new york times

All the Problems With the New York Times’ Televised Endorsement Special

The New York Times endorsed Elizabeth Warren and Amy Klobuchar for president. Photo: ANGELA WEISS/AFP via Getty Images

On Sunday night, after meeting nine candidates for the Democratic nomination for president over the course of several months, the New York Times editorial board gave its rose to two of them. The endorsements of both Elizabeth Warren and Amy Klobuchar provided a fitting twist to the special episode of The Weekly that turned the process for choosing a candidate into reality TV. The episode, seen widely as an attempt to boost The Weekly’s ratings, didn’t please many critics, and not just because of the board’s indecision.

Here were the problems people had:

The Times turned a serious process into a silly reality TV show

Nine candidates, one prize, loads of drama — for the first time since handing out its first presidential endorsement to Abraham Lincoln in 1860, the Times’s process of announcing its pick for the next commander-in-chief drew comparisons to The Apprentice and LeBron James’s “The Decision.” What was billed by Kathleen Kingsbury, the deputy editor of the editorial page, as the “most transparent endorsement process to date” was instead a self-indulgent spectacle that seemed less transparent than performative.

“The promised inside look at how the Times made one of its most ostensibly important decisions of the year turned out to mean viewers spent an hour watching the paper crumble under the weight of its own self-importance,” Ashley Feinberg wrote for Slate.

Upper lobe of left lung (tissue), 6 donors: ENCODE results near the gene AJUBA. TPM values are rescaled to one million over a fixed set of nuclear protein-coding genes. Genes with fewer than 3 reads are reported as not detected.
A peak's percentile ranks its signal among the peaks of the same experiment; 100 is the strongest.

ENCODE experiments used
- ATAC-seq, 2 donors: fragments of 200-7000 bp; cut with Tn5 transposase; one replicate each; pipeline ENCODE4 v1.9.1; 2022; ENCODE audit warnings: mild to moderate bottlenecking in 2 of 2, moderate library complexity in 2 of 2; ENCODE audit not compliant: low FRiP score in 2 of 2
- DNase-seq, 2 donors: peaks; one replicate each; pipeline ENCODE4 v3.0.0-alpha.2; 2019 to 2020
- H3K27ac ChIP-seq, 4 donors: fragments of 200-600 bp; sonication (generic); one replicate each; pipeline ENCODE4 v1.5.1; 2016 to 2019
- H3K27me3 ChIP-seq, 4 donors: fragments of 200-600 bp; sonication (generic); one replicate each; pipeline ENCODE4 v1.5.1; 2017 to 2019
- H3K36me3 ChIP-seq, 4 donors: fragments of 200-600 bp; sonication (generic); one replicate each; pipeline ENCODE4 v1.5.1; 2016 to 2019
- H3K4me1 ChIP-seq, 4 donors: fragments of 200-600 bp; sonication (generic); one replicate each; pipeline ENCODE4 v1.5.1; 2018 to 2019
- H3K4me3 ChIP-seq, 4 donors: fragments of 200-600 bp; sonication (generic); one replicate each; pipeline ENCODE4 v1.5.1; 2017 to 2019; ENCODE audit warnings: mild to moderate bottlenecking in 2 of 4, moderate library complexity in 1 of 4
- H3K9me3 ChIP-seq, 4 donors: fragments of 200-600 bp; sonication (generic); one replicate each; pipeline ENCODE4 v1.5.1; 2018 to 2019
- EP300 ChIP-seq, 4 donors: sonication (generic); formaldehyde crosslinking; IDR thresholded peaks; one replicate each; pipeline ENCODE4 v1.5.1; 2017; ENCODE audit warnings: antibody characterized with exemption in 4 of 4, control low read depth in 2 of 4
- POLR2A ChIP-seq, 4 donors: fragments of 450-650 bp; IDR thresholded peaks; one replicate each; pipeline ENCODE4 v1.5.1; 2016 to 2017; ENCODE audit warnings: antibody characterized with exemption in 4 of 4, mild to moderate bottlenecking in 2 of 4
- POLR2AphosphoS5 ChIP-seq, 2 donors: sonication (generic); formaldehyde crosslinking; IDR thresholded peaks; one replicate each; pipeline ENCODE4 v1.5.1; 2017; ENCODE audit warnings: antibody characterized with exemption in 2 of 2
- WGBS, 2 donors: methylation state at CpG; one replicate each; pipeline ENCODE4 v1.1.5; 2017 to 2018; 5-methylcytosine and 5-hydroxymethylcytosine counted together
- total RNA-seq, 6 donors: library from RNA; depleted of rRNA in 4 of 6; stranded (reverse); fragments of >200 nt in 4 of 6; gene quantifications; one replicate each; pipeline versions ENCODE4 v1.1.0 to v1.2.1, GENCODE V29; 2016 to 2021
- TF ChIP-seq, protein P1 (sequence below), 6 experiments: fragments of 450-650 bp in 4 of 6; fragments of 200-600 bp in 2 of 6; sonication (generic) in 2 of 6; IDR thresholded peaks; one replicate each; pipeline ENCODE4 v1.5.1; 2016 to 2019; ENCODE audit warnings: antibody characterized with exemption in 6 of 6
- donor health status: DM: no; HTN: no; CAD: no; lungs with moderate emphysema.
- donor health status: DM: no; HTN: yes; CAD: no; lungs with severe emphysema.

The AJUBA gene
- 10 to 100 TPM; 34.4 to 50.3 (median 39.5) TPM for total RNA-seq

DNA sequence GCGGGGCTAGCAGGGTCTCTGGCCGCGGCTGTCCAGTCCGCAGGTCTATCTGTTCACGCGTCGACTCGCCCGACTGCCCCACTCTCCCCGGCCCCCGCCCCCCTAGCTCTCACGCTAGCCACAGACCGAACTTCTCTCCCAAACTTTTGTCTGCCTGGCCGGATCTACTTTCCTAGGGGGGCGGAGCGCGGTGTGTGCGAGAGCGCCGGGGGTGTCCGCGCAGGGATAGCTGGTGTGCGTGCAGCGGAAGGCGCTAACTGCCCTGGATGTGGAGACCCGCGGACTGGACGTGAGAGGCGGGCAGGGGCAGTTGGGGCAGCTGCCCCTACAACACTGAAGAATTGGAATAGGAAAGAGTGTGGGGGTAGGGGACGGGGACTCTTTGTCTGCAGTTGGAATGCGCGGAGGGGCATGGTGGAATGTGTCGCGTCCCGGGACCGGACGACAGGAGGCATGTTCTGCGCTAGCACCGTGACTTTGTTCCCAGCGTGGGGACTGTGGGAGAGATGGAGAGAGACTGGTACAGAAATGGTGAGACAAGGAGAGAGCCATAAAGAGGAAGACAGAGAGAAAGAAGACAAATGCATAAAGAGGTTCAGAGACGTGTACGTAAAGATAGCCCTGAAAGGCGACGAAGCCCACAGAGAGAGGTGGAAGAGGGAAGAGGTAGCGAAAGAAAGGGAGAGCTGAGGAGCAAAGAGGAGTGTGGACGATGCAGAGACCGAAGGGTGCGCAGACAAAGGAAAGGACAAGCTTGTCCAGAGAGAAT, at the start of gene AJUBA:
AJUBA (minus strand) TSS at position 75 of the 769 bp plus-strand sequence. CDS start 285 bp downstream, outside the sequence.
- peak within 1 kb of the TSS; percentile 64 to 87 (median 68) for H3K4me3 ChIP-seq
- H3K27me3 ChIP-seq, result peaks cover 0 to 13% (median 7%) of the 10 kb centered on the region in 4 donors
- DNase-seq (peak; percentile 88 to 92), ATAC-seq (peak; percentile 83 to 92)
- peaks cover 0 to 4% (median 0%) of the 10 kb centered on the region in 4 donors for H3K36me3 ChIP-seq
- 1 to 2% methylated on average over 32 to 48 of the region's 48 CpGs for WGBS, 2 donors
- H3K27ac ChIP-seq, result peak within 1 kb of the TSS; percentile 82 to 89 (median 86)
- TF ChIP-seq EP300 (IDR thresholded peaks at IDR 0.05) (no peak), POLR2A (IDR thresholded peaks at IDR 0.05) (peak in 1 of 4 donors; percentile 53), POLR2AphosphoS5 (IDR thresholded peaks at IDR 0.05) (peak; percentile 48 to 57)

The whole show was a contrived bit of drama meant to satisfy the demands of a TV show, which meant keeping viewers hooked until the end to find out who the paper would choose. While some took issue with treating an important election with such frivolity, others noted the irony of the Times criticizing Trump’s reality-TV presidency while turning its own endorsement into reality TV. And then there were those, like Dan Rather, who didn’t want to sit through the drama.

When the show delivered on the promise of transparency, it didn’t always reflect well on the editorial board staffers.

And it wasn’t just the content that reflected reality TV. The show was shot like an episode of I Love New York too.

You can’t endorse two people, especially THOSE two

Every good reality show needs a twist, and for the Times’ endorsement special it was selecting two candidates, which was both a cop-out, and given the two candidates selected, a head-scratcher.

Also notable, the two candidates selected were women:

They asked some questionable questions

Each candidate who went before the Times’ editorial board sat for 90 minutes of questioning. The TV version included a few minutes with each, and not all of it was substantive. In Variety, Daniel D’Addario criticized the “softball questions” that were hardly “germane when choosing a candidate.” Among them were questions to Amy Klobuchar about her Alexa, to Andrew Yang about what government secret he wants to learn, and to Pete Buttigieg about the nickname “Mayo Pete.”

All the Problems With the Times’ Televised Endorsement